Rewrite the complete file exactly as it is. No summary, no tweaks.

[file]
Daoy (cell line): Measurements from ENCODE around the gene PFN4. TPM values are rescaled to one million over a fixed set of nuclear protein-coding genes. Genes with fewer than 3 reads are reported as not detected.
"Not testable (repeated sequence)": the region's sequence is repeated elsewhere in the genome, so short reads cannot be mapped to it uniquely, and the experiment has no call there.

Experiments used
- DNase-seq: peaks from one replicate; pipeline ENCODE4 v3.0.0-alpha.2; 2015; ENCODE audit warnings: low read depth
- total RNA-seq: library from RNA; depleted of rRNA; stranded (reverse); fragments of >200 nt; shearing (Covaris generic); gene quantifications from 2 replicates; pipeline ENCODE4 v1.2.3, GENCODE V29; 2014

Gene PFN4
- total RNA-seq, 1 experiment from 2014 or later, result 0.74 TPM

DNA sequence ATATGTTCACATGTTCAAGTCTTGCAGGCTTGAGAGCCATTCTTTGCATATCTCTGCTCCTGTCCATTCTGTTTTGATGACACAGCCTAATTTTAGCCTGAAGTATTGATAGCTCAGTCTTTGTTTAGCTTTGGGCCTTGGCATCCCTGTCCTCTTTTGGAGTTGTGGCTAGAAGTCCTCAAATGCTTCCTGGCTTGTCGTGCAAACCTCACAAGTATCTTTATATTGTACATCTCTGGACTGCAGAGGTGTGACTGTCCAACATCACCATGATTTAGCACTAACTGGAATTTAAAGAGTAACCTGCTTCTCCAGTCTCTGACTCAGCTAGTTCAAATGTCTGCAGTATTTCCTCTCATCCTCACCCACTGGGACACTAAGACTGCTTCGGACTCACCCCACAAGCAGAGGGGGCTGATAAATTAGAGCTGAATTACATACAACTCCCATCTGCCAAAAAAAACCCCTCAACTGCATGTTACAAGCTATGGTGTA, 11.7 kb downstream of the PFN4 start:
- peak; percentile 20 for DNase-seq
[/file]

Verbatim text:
Daoy (cell line): Measurements from ENCODE around the gene PFN4. TPM values are rescaled to one million over a fixed set of nuclear protein-coding genes. Genes with fewer than 3 reads are reported as not detected.
"Not testable (repeated sequence)": the region's sequence is repeated elsewhere in the genome, so short reads cannot be mapped to it uniquely, and the experiment has no call there.

Experiments used
- DNase-seq: peaks from one replicate; pipeline ENCODE4 v3.0.0-alpha.2; 2015; ENCODE audit warnings: low read depth
- total RNA-seq: library from RNA; depleted of rRNA; stranded (reverse); fragments of >200 nt; shearing (Covaris generic); gene quantifications from 2 replicates; pipeline ENCODE4 v1.2.3, GENCODE V29; 2014

Gene PFN4
- total RNA-seq, 1 experiment from 2014 or later, result 0.74 TPM

DNA sequence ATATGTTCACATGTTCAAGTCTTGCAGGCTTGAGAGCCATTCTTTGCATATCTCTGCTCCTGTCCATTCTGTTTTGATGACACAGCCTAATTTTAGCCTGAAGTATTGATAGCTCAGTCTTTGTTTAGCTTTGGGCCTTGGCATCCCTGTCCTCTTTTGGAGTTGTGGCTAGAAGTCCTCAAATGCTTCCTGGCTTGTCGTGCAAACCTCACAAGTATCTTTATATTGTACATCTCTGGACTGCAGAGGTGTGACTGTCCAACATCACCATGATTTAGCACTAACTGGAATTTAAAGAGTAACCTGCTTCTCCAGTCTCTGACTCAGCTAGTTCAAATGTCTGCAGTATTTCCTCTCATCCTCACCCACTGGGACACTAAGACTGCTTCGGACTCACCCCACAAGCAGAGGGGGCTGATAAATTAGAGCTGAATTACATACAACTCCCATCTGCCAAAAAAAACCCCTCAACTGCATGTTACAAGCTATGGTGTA, 11.7 kb downstream of the PFN4 start:
- peak; percentile 20 for DNase-seq